On turn eight, both of my remaining vessels fired on the Constellation, each getting one gun hit. John took the gun hits on his carronades, leaving his long guns intact.

On turn nine, Constellation again turned and moved into an advantageous position. I, meanwhile had my usual once-a-game move plotting mess-up and had to cut Tiger’s move from a planned four-hexes to three and roll to see if I collided and fouled with Alert. There was no foul, but Constellation’s broadside blew Tiger’s hull to shreds and she struck. Tiger, too would drift aground several turns later.

Two turns later, Alert landed 1 rigging and 1 hull hit on Constellation and then fouled with her on the next turn. It was a wonderful position with the Constellation fouled in a position where Alert could rake her bow. John decided to board Alert, but committed only four of his six crew squares. We played with the first edition rules where melee involves three die rolls during one turn to see how melee goes. It didn’t go well for John. He lost two crew, and I lost two. John had a chance to reinforce his boarding party the next turn, but declined after seeing how bloody melee can get. I was in no position to try to board with fewer crew of less quality.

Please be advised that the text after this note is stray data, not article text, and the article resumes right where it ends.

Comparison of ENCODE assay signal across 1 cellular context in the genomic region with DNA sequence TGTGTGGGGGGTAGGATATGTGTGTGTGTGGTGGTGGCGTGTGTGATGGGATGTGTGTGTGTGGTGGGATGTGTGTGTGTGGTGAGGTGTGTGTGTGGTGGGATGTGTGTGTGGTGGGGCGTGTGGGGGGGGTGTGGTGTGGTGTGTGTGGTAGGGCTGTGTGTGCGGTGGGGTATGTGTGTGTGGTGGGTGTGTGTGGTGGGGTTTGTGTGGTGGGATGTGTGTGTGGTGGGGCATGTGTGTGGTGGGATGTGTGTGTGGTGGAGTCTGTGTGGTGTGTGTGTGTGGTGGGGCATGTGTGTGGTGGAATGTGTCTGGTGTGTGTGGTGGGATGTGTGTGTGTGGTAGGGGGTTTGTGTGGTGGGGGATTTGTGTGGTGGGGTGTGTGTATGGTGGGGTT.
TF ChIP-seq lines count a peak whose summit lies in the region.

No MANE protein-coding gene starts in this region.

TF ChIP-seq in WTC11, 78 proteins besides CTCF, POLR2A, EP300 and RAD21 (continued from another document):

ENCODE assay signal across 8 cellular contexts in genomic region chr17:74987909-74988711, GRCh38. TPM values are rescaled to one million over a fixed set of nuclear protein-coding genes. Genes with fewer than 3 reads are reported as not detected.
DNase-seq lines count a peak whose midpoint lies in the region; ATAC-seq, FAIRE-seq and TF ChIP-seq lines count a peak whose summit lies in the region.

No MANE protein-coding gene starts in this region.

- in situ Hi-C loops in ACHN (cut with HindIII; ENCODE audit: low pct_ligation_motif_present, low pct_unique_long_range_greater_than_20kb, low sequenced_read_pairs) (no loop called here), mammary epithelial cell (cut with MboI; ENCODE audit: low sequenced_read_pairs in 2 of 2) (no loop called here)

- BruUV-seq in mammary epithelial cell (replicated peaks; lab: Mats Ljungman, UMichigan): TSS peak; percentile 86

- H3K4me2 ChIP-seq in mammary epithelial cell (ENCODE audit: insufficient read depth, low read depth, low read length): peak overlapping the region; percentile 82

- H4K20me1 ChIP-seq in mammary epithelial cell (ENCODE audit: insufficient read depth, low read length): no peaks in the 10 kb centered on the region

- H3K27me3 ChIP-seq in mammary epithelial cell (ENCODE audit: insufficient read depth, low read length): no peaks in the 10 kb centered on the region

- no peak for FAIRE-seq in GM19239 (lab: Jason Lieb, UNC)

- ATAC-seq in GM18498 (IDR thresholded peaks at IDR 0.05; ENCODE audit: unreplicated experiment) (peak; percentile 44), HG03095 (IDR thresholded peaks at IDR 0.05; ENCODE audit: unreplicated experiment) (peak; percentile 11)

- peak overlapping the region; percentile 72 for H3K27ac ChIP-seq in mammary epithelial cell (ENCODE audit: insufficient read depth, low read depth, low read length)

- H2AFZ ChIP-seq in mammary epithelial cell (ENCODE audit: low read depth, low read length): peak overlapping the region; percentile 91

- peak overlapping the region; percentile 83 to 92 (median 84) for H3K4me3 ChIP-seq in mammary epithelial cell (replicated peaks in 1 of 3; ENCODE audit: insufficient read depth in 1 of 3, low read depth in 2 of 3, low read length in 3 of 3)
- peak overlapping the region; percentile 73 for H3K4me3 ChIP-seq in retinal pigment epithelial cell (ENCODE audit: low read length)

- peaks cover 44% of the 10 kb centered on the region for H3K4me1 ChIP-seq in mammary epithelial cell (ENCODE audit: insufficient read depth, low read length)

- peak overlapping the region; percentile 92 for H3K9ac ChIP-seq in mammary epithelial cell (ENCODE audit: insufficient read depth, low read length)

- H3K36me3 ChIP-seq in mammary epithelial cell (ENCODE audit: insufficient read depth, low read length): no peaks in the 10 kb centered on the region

Meanwhile, Alert was pumping shot into Constellation. Over the next three turns, Constellation suffered hull, rigging, crew, and gun hits. On turn 14 we unfouled. For the next several turns, Alert tried to fire, but couldn’t. Being down to one gun square due to a gun square loss earlier in the game and with a crew loss penalty, I could only get a hit if I was in a position to rake.

(I realized later that I played the penalty for crew section loss incorrectly. Since all the crew of a pirate/privateer is in the first section, I did not actually have a crew section loss. Oh well.)

On turn nineteen, with one hull, one gun, and one crew square left, Alert struck to Constellation, which had five hull, two crew, four guns, and two carronades left.


After-Action Report